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SUV'S suck?

 
 
Ticomaya
 
  1  
Reply Wed 8 Dec, 2004 04:31 pm
cjhsa wrote:
You need to sleep with your friend.


I need to sleep with your friend. Cool
0 Replies
 
gungasnake
 
  1  
Reply Thu 9 Dec, 2004 12:00 am
lab rat wrote:
Interesting trends:
When technology advancements brought about significant increases in car fuel efficiency in the 80s-90s, we Americans did not take advantage of that to reduce our oil dependency. Rather, we saw the advent of the SUV and other larger vehicles, a trend that absorbed whatever progress the new technology could have made towards reduced foreign oil dependence. Similarly, when home heating prices dropped, we simply built bigger homes--the average sq ft of a new home nearly doubled from the 1960s to the 1990s. I find this interesting, and a bit depressing.

Hybrid vehicles may finally be a step forward that achieves public acceptance. I'm still waiting, though, to see what happens when the first generation of Prius'/etc. age to the point where they need the battery replaced. I've heard that the maintenance cost of this procedure is on the order of ~$7000, only a select few dealerships can do the work, and it's not on warranty. (Maybe just a rumor started by the SUV fans?) If true, that could erode public enthusiasm pretty quickly.


I agree that some of these trends are depressing. I don't like hybrids however. A diesal VW is a much better bargain. It'll still be rolling ten years from now and it won't have gotten crushed in traffic brake slamming contests because it's 1000 lbs too heavy.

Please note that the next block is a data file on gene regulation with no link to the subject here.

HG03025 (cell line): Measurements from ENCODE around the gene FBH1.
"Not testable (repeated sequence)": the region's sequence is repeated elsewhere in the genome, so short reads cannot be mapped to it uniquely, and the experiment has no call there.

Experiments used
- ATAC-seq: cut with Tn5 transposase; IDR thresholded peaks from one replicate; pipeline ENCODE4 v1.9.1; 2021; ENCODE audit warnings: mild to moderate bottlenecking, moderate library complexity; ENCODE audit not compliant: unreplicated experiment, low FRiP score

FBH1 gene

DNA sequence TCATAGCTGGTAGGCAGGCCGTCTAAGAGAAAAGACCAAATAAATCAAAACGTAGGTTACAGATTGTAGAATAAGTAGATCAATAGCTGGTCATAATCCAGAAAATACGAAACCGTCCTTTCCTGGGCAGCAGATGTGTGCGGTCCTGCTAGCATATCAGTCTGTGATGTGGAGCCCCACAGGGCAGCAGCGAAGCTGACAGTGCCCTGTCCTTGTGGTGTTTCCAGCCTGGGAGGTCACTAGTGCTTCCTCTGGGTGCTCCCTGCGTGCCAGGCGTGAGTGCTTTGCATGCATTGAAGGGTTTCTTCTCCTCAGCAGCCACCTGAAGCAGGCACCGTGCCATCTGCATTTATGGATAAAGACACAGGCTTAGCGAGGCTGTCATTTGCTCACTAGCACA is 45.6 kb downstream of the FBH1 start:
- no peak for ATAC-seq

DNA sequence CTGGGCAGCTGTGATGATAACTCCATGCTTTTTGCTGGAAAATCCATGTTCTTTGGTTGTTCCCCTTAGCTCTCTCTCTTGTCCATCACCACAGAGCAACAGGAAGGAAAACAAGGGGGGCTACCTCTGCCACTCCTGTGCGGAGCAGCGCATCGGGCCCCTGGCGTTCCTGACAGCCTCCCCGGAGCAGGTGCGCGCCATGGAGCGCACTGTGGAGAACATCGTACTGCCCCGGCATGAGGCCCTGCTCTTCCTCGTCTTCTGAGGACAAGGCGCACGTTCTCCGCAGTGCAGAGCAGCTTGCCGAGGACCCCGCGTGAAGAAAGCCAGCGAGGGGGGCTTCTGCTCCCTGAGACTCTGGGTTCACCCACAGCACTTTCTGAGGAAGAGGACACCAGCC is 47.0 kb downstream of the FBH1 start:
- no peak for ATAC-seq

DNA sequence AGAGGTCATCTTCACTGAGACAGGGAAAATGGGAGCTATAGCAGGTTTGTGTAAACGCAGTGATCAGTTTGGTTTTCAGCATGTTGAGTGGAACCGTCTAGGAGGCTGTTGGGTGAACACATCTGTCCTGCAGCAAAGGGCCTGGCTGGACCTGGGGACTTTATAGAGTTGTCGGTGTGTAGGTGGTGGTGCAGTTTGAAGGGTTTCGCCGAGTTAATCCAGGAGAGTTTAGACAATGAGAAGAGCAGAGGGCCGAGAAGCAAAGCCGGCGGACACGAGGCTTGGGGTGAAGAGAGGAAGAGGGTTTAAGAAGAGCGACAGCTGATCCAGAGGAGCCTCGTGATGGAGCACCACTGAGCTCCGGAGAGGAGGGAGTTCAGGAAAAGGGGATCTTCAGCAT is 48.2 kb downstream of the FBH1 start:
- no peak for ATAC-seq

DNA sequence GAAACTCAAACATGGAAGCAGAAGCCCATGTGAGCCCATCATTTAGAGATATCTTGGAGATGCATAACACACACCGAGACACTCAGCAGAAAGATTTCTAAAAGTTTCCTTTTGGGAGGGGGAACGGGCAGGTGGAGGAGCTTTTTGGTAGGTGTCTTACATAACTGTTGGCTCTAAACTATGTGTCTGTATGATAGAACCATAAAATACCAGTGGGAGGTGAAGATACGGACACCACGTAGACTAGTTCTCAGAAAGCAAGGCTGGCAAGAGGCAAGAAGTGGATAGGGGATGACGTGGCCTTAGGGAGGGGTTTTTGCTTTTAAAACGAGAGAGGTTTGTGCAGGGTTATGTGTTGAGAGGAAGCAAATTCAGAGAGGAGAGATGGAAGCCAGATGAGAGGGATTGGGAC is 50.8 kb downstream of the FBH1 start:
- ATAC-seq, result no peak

D.C. is apparently getting ready to charge SUV owners an extrra $600/year in taxes and Va. and Md. might soon do likewise.

I can understand people in rural areas using SUVs when they actually need them, but I can't picture ANYBODY owning one as an only vehicle or driving it unnecessarily, particularly in traffic.

The guys who drive the things in traffic all seem to have attended the same driving school for that matter. Some day, I'm going to own a car particularly made for mashing tailgaters, i.e. hardened frame and rear bumper and racing brakes, and I anticipate bagging a lot of SUVs when that day arrives.
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gungasnake
 
  1  
Reply Thu 9 Dec, 2004 08:18 am
One other thing, I have zero sympathy for these soccor moms who claim they need SUVs to haul kids around. The new D.C. tax is based on weight, and starts at 5000 lbs. A VW microbus at half that can haul four or five kids around easily, and sends fewer dollars into the hands of AlQuaeda.
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Ragman
 
  1  
Reply Thu 9 Dec, 2004 08:59 am
At the risk of being repetitive, here goes: I drive a Honda CR-V that gets 28 mpg hwy & 20 mpg in traffic.